at com.microsoft.sqlserver.jdbc.SQLServerException.makeFromDatabaseError(SQLServerException.java:258)
	at com.microsoft.sqlserver.jdbc.SQLServerStatement.getNextResult(SQLServerStatement.java:1547)
	at com.microsoft.sqlserver.jdbc.SQLServerStatement.getMoreResults(SQLServerStatement.java:1270)
	at SQLServer.main(SQLServer.java:82)
That’s more like our batch. But we’re still aborting after e3. How can we get the result set? Easy! Just ignore the exception, right? :) And while we’re at it, let’s use ResultSetMetaData to read the unknown result set type.

fetchLoop:
for (int i = 0, updateCount = 0; i < 256; i++) {
    try {
        boolean result = (i == 0)
            ? s.execute(sql)
            : s.getMoreResults();

        SQLWarning w = s.getWarnings();
        for (int j = 0; j < 255 && w != null; j++) {
            System.out.println("Warning     : " + w.getMessage());
            w = w.getNextWarning();
        }

        s.clearWarnings();

        if (result)
            try (ResultSet rs = s.getResultSet()) {
                System.out.println("Result      :");
                ResultSetMetaData m = rs.getMetaData();

                while (rs.next())
                    for (int c = 1; c <= m.getColumnCount(); c++)
                        System.out.println(
                            "  " + m.getColumnName(c) +
                            ": " + rs.getInt(c));
            }
        else if ((updateCount = s.getUpdateCount()) != -1)
            System.out.println("Update Count: " + updateCount);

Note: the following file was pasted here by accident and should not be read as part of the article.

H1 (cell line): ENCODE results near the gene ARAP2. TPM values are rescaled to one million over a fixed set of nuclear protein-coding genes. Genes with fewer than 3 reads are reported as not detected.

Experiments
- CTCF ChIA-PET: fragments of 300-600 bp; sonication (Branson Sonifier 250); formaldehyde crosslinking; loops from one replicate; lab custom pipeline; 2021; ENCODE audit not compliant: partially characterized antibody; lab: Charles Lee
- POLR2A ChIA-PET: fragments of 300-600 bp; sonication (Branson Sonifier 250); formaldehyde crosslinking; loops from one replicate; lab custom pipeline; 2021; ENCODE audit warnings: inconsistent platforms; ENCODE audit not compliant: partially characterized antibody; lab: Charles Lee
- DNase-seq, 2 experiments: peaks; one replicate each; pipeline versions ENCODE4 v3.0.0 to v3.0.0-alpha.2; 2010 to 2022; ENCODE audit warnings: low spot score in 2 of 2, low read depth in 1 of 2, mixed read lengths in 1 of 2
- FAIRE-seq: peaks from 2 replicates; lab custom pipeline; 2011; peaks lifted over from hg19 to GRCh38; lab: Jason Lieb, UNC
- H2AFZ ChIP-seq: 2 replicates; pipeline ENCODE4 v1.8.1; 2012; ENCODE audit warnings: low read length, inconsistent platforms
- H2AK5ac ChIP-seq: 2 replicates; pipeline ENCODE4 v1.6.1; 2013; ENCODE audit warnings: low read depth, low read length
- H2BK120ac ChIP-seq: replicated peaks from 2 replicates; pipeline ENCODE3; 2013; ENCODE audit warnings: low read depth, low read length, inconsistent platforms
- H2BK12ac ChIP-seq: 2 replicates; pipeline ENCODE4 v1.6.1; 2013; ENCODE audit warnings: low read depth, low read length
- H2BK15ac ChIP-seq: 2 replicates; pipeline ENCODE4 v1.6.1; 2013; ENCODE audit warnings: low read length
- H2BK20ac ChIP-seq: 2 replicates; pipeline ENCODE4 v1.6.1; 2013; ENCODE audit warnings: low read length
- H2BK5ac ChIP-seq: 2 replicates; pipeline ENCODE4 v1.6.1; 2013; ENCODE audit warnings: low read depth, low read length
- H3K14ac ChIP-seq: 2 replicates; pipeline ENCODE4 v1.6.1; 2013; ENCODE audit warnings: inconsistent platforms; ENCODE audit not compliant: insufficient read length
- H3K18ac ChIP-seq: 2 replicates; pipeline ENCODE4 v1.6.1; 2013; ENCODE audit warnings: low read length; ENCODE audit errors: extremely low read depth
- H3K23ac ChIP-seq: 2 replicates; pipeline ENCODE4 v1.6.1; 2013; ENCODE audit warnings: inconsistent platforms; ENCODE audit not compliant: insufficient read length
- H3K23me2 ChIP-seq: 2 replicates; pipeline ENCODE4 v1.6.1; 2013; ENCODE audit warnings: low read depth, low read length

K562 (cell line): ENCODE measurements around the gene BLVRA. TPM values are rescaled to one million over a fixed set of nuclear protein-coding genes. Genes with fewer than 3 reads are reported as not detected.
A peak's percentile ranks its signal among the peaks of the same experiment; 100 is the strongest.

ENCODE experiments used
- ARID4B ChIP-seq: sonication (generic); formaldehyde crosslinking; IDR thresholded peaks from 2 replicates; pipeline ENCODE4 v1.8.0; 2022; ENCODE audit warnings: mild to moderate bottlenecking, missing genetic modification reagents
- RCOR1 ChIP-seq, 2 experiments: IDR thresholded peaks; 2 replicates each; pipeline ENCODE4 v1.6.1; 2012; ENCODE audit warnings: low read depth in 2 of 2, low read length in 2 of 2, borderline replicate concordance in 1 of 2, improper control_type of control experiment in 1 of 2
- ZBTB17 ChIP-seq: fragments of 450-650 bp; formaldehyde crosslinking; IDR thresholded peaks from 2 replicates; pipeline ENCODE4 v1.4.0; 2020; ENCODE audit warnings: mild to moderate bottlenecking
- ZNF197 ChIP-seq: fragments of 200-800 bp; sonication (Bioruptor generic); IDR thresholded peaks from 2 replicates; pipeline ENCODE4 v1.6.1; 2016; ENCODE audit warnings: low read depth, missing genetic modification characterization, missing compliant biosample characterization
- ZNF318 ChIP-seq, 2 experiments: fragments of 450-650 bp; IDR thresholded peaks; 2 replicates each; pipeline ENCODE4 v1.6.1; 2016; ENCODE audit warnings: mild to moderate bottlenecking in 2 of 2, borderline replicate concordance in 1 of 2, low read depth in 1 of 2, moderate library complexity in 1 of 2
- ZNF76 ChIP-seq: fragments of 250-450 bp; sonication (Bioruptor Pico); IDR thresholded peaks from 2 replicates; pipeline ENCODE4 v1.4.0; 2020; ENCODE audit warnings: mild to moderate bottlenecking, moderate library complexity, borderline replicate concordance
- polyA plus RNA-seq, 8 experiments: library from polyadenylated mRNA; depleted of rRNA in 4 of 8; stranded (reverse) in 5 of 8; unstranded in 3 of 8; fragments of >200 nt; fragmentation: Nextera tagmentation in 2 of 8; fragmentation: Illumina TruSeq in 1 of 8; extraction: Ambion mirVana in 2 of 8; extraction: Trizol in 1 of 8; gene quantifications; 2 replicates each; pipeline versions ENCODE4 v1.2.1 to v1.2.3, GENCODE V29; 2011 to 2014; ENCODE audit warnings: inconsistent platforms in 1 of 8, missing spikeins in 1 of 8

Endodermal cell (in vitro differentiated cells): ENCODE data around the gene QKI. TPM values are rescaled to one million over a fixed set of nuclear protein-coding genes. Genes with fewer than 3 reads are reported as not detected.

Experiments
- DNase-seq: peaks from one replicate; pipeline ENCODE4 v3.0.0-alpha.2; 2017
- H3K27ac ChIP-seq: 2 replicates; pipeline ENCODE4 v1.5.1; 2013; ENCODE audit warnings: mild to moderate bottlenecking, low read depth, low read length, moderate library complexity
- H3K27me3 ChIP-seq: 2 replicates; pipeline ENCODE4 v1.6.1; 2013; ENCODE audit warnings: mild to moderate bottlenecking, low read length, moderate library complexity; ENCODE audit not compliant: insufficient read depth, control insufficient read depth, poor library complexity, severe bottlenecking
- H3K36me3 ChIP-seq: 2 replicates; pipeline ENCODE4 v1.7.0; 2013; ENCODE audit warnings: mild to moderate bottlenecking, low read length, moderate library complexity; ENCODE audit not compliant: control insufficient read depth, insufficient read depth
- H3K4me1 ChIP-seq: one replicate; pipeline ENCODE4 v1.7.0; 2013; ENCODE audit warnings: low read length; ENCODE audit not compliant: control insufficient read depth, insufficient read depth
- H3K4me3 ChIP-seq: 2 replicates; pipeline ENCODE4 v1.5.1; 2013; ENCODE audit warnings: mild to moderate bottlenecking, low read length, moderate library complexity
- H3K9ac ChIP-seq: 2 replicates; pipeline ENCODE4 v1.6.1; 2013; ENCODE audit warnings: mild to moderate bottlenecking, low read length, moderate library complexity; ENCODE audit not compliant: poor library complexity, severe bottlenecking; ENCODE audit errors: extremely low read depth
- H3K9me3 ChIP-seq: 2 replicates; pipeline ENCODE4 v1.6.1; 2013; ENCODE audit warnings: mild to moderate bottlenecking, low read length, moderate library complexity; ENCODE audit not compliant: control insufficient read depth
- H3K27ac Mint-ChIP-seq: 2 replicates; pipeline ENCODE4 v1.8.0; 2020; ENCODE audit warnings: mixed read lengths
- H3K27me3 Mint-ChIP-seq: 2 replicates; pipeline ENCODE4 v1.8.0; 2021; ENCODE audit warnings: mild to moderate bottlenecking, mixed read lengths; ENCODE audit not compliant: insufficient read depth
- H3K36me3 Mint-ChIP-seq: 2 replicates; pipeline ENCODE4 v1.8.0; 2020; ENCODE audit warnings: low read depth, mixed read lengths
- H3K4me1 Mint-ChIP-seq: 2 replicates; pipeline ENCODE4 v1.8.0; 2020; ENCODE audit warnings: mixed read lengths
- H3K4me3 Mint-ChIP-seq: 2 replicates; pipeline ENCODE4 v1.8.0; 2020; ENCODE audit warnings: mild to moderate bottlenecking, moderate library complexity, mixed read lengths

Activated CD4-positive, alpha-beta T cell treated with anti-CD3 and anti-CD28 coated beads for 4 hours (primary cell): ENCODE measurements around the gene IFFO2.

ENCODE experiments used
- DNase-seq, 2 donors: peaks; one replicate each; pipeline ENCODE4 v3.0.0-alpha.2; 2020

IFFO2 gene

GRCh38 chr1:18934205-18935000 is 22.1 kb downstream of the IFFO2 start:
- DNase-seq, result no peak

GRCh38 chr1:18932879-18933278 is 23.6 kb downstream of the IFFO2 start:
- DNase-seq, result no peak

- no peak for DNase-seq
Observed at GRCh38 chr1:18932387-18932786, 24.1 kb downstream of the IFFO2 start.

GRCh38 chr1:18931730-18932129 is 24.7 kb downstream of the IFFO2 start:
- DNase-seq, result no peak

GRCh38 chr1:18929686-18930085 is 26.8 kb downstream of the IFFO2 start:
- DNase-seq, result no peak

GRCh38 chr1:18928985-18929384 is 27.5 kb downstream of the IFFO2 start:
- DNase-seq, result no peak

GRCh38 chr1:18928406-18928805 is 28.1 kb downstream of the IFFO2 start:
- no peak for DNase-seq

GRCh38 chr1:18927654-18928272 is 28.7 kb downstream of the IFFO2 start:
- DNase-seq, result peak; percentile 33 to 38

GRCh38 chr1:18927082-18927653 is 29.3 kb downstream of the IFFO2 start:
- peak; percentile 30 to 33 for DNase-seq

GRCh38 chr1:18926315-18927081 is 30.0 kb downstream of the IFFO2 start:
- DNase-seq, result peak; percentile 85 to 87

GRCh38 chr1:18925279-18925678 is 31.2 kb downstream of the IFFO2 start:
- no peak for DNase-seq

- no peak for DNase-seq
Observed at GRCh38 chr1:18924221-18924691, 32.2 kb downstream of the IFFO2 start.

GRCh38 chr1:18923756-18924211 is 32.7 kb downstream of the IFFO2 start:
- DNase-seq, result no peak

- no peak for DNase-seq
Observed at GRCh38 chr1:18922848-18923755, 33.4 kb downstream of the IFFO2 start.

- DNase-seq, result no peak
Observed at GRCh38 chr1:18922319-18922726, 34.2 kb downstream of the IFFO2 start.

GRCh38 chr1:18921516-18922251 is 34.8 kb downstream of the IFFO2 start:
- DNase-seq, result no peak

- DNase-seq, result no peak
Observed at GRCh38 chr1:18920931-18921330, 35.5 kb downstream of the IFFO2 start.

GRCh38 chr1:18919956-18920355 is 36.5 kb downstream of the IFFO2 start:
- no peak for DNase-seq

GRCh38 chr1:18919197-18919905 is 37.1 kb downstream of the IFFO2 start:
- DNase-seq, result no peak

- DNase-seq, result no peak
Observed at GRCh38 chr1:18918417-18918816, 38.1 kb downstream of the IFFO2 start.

else
            break fetchLoop;
        }
    catch (SQLException e) {
        System.out.println("Exception   : " + e.getMessage());
    }
}

There, that’s more like it:
Warning     : e0
Update Count: 0
Warning     : e1
Update Count: 1
Warning     : e2
Update Count: 1
Exception   : e3
Result      :
  i: 1
  i: 2
Update Count: 0
Exception   : e4
Now we’ve executed the entire batch in a super generic way with JDBC

Gah, I want this to be easier

Of course you do, which is why there is jOOQ. jOOQ has the really nice fetchMany() methods, which can execute random SQL strings to get a mixture of:
  • Update counts
  • Result sets
  • Exceptions / Warnings (jOOQ 3.10+ only)
For example, we can write:

// Use this new setting to indicate that we don't want to throw
//  exceptions, but collect them, as we've seen above
DSLContext ctx = DSL.using(c, 
  new Settings().withThrowExceptions(THROW_NONE));

// And then, simply:
System.out.println(ctx.fetchMany(sql));

The result is of the form:
Warning: SQL [...]; e0
Update count: 0
Warning: SQL [...]; e1
Update count: 1
Warning: SQL [...]; e2
Update count: 1
Exception: SQL [...]; e3
Result set:
+----+
|   i|
+----+
|   1|
|   2|
+----+
Update count: 0
Exception: SQL [...]; e4
Excellent!

What we didn’t cover

Oh, tons of things, but I need material for future blog posts, too, right?
  • We only discussed SQL Server so far
  • We didn’t discuss the fact that SQLException.getNextException() doesn’t work here
  • We didn’t discuss how we can combine this with OUT parameters (eegh, at what moment do we fetch those)
  • We didn’t discuss the fact that some JDBC drivers don’t implement this correctly (looking at you, Oracle)
  • We didn’t go into the depths of how JDBC drivers don’t implement ResultSetMetaData correctly
  • We didn’t cover the performance overhead of fetching warnings, e.g. in MySQL
  • … and much more
So, are you still writing JDBC code yourself? :)